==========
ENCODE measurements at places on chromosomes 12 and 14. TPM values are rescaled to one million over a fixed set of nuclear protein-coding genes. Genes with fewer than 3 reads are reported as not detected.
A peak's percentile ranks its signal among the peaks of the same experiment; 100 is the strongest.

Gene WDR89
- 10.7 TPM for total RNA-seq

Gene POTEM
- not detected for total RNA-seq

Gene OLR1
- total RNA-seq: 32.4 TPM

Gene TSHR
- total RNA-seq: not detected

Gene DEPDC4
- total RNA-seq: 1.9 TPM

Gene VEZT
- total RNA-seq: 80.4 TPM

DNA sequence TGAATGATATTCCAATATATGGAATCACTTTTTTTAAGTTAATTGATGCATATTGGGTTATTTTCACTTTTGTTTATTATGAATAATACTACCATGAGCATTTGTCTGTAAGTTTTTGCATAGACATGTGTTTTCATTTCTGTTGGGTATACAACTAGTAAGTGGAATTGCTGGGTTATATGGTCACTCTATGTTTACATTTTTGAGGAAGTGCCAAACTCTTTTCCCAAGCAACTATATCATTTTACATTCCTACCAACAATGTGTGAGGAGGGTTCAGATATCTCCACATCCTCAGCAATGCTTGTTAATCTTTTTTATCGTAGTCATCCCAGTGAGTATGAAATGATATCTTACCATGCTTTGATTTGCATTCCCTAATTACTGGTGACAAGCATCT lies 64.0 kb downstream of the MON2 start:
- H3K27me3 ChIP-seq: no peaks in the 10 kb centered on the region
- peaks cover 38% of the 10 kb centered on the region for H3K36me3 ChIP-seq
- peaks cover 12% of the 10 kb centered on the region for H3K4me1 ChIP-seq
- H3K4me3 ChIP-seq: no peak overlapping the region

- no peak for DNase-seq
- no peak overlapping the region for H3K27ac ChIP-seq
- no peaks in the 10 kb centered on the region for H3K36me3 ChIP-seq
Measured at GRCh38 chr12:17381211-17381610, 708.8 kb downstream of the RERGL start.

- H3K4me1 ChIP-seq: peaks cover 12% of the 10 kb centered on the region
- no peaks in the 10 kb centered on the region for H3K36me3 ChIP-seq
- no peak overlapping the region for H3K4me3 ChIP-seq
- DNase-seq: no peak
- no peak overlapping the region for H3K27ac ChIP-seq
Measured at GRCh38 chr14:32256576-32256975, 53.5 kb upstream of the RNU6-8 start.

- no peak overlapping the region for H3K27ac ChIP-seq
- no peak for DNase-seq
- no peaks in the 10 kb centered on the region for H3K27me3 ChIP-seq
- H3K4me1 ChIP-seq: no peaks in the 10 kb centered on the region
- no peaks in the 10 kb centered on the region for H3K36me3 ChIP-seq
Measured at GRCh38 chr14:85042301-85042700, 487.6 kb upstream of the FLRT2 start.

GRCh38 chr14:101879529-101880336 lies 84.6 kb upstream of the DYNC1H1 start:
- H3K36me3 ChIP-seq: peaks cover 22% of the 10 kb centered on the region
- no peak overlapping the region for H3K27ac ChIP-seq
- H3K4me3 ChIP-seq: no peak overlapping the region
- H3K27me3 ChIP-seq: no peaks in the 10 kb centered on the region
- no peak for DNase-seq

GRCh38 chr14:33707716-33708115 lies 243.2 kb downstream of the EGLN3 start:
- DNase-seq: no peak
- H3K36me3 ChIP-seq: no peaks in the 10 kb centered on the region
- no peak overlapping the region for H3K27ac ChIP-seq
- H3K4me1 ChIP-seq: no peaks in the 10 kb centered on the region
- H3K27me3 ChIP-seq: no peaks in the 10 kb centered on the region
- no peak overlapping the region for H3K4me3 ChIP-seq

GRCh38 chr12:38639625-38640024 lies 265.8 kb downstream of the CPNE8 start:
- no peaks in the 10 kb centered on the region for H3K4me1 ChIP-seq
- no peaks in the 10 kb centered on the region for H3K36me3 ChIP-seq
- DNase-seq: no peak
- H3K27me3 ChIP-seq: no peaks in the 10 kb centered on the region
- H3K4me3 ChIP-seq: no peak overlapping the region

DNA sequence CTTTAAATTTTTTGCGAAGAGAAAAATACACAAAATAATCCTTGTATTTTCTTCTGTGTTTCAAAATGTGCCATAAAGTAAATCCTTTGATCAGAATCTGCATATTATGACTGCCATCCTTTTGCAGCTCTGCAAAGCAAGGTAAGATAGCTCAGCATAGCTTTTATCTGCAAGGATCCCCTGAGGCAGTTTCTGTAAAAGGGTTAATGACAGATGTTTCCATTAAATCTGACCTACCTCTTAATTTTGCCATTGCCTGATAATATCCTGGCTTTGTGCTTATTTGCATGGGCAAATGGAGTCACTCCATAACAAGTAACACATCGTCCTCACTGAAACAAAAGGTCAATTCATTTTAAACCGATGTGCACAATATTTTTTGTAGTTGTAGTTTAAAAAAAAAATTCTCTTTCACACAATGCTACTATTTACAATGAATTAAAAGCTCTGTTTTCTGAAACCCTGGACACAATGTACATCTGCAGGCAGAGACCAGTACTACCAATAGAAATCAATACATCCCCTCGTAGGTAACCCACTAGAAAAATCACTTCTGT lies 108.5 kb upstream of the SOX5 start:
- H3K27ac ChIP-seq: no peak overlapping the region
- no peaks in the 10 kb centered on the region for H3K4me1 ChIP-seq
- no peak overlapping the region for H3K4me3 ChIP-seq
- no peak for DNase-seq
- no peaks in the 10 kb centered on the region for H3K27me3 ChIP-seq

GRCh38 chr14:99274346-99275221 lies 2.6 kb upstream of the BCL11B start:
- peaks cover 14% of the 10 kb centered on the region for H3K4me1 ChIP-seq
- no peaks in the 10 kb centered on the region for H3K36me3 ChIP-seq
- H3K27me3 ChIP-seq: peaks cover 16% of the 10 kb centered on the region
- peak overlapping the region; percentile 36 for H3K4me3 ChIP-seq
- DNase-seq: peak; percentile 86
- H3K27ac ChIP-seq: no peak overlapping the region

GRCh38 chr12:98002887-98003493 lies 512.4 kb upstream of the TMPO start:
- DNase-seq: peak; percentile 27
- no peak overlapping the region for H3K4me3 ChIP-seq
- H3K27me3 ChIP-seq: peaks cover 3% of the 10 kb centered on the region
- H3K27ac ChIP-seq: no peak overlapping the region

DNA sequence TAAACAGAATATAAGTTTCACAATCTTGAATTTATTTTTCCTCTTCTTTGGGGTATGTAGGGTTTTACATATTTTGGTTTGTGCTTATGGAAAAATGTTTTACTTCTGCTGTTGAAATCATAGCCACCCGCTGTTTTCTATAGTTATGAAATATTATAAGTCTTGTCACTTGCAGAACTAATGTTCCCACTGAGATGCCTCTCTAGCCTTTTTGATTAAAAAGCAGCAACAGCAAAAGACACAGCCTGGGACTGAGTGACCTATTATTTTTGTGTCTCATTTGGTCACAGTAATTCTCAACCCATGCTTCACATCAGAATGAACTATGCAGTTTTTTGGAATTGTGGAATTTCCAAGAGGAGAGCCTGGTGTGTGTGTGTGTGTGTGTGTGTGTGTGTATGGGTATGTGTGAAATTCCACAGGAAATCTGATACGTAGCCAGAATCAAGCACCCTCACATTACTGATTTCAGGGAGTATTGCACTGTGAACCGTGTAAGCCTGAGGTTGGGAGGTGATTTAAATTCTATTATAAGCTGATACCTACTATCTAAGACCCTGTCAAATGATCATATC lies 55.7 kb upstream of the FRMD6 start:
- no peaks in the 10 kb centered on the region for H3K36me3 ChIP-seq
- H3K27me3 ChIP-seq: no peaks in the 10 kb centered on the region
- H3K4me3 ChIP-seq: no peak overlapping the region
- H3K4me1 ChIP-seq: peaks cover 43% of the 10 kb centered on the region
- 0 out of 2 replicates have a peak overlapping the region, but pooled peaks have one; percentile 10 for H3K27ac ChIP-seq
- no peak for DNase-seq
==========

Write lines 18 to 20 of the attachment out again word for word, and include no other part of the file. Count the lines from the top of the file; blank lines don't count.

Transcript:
- peaks cover 12% of the 10 kb centered on the region for H3K4me1 ChIP-seq
- H3K4me3 ChIP-seq: no peak overlapping the region

- no peak for DNase-seq